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The survival of important crops in Punjab should form the core of the government’s food procurement in the near future. Priority supplies can be sent to makeshift camps where the risk of starvation is most pronounced, with enough of the fall harvest to limit the possibility of a major price hike.

State governments should also ensure that any converted healthcare facility is registered as a “panel facility” in counties. Panel facilities represent a predefined list of hospitals and serve as the first point of care for one or more districts. This gives flood victims more than one access point for treatment and prevents makeshift camps from taking on an excessive treatment burden in the future. Early evidence from Pakistan’s “Sehat Sahulat” health insurance reforms in the north supports a similar logic: empaneled facilities played a crucial role in expanding access to health care to numerous underdeveloped districts.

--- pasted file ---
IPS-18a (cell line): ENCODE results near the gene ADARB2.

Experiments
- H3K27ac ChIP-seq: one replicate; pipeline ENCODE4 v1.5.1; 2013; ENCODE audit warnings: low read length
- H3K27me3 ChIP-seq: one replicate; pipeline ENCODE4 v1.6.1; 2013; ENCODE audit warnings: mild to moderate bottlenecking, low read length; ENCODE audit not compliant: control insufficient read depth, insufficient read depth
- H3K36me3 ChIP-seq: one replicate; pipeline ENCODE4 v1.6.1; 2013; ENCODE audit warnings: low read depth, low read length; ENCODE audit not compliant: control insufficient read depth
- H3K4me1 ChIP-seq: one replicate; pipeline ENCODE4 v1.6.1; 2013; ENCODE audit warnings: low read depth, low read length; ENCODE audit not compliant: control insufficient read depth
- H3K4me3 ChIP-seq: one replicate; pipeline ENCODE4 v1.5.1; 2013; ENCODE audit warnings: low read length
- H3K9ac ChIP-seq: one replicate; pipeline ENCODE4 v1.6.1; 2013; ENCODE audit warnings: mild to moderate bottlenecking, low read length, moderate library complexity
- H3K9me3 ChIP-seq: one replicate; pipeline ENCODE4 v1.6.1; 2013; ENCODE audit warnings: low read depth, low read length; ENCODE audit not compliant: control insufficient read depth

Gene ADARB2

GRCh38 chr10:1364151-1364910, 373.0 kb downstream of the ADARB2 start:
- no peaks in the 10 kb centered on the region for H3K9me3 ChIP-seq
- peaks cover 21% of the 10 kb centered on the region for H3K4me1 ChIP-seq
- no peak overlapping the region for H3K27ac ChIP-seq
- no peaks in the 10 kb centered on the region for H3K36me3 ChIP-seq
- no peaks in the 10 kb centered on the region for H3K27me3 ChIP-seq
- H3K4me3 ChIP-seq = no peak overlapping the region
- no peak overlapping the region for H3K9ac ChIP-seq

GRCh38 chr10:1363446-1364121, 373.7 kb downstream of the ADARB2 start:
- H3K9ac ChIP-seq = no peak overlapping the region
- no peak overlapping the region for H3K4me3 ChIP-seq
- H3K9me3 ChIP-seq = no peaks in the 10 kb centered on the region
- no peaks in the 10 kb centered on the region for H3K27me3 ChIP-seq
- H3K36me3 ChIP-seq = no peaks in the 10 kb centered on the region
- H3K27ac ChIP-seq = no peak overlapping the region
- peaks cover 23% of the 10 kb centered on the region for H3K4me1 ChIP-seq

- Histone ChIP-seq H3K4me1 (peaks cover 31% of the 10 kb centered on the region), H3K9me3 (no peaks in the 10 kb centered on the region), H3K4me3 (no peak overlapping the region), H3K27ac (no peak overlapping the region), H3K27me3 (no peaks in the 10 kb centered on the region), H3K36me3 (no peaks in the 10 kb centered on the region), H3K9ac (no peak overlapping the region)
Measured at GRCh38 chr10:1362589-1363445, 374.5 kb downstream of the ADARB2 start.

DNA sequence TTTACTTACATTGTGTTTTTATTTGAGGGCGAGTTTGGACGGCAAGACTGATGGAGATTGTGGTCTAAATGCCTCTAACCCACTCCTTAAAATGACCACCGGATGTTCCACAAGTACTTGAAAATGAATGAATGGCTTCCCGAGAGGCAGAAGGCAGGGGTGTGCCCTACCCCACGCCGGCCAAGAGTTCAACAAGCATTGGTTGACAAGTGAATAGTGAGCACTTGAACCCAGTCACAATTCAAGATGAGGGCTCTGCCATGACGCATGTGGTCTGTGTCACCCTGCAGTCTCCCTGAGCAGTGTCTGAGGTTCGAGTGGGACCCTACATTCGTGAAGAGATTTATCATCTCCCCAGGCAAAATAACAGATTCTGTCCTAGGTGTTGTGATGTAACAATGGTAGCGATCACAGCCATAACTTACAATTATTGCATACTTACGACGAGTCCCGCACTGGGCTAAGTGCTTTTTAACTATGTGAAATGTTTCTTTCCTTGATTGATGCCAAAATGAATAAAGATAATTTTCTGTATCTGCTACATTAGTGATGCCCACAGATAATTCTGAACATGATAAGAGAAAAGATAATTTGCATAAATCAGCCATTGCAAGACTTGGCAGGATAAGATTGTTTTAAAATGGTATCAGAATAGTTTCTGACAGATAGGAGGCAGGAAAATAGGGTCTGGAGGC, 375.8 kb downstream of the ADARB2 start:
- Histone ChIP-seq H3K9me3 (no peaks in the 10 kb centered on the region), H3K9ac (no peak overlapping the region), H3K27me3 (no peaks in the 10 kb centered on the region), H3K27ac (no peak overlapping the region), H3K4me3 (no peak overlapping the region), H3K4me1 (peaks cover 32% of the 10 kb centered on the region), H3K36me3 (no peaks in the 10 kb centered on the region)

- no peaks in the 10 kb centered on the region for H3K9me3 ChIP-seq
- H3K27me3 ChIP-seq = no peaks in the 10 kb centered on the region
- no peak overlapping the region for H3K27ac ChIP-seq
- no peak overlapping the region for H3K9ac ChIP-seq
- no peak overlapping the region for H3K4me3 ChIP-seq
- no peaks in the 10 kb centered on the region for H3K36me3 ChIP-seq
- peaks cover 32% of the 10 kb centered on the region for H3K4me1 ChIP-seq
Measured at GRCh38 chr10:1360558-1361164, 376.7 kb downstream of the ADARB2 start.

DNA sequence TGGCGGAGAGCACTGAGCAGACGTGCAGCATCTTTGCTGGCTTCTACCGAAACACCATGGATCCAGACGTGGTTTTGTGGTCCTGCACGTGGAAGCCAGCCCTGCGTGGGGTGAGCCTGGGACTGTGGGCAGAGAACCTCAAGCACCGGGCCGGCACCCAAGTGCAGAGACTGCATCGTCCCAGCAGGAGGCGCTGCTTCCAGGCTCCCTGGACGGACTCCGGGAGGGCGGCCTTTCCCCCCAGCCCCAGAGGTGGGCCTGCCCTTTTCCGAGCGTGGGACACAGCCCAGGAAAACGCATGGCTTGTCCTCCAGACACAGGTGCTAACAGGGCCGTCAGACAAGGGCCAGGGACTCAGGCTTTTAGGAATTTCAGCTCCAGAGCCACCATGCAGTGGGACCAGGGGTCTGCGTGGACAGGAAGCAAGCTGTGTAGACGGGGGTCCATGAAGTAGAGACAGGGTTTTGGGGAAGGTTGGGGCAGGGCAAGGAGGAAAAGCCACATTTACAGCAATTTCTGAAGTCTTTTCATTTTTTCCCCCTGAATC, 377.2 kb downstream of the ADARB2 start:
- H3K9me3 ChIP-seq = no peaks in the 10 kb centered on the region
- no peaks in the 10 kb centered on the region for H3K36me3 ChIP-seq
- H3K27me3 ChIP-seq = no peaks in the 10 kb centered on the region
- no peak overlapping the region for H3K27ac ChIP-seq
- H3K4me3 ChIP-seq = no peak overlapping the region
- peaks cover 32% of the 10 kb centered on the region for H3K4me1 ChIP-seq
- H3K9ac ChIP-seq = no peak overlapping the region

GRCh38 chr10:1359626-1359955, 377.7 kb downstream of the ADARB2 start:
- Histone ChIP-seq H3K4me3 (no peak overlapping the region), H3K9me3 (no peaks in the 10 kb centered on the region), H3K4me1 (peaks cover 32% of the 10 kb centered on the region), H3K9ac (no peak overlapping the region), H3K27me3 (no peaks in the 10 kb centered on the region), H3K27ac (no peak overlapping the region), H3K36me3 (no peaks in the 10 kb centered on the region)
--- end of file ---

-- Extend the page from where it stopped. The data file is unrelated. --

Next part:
But given the sheer severity of the health and food crisis in Pakistan, one thing is clear: damage control alone will not be enough.

Hannan Hussain is an international affairs commentator, author, and recipient of the Fulbright Award in Public Policy at the University of Maryland. You can follow him on Twitter @hannanhussain7. The opinions expressed in this piece are his own.

Photo by HUSNAIN ALI/AFP via Getty Images